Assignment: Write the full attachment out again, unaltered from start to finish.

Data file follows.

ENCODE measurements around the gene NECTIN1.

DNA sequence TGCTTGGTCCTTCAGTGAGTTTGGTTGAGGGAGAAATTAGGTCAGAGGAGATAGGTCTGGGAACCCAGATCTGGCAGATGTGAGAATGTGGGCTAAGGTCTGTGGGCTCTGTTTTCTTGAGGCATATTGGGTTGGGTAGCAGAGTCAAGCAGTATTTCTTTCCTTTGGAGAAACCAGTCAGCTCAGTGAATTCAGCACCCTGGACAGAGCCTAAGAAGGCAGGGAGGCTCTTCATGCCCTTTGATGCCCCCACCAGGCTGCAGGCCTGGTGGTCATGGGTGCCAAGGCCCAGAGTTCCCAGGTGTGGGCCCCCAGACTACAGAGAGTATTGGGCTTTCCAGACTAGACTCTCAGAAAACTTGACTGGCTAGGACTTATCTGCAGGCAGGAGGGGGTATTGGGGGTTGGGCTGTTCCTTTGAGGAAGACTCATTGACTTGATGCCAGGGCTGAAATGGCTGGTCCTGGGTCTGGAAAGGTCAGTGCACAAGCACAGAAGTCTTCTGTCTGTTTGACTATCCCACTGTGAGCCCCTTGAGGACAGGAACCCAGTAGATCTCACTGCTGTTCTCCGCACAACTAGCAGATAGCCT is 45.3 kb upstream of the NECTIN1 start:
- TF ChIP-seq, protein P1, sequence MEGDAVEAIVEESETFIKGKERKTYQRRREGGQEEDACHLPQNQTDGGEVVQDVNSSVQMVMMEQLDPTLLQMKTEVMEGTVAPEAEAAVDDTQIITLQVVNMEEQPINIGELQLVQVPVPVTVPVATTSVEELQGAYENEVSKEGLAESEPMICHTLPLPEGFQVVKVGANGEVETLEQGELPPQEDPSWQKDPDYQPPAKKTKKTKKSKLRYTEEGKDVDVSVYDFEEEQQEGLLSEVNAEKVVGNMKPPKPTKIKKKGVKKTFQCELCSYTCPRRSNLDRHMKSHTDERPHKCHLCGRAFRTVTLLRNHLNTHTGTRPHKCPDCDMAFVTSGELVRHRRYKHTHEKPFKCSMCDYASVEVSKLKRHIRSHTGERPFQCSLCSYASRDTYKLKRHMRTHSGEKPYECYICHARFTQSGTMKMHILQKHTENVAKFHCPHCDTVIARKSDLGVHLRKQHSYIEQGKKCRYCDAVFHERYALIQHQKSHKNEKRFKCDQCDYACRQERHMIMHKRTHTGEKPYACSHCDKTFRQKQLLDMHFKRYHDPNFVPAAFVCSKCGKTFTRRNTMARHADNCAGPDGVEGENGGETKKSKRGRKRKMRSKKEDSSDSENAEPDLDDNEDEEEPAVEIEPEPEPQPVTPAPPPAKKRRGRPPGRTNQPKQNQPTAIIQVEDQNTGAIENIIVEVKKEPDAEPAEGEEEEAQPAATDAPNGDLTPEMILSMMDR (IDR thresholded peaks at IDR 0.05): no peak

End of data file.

ENCODE measurements around the gene NECTIN1.

DNA sequence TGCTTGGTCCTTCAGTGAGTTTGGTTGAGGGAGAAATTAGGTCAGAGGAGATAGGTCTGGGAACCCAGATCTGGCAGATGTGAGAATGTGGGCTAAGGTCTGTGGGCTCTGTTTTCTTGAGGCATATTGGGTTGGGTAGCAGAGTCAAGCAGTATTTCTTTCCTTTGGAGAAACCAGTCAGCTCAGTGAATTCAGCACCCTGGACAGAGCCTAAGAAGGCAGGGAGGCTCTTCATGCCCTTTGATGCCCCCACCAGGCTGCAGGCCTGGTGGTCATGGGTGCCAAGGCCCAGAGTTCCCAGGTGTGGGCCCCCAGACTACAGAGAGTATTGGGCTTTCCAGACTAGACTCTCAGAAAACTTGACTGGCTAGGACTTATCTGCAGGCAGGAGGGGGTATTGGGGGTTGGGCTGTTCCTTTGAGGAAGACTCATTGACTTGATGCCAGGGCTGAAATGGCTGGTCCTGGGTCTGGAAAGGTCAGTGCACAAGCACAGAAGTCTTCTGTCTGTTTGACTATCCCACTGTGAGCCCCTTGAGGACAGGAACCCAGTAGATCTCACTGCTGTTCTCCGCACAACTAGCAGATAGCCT is 45.3 kb upstream of the NECTIN1 start:
- TF ChIP-seq, protein P1, sequence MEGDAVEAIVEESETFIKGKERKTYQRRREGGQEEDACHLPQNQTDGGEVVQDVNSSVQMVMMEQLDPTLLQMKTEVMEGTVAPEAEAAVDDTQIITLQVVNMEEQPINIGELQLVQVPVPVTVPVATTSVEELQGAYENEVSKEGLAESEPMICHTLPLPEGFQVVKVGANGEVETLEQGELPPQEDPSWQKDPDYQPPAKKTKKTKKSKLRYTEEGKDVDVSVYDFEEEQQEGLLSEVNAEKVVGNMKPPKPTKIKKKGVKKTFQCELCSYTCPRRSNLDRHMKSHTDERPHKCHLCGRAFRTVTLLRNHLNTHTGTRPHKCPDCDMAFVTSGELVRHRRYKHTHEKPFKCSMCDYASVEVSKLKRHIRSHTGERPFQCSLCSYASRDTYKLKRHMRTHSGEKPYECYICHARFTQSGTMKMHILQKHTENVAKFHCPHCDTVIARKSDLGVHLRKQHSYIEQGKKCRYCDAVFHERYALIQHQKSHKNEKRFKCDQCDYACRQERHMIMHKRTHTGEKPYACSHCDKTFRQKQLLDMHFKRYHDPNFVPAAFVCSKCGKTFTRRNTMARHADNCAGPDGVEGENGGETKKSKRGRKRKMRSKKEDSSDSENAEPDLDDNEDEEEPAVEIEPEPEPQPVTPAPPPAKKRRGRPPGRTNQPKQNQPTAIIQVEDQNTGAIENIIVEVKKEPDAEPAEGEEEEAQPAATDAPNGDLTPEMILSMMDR (IDR thresholded peaks at IDR 0.05): no peak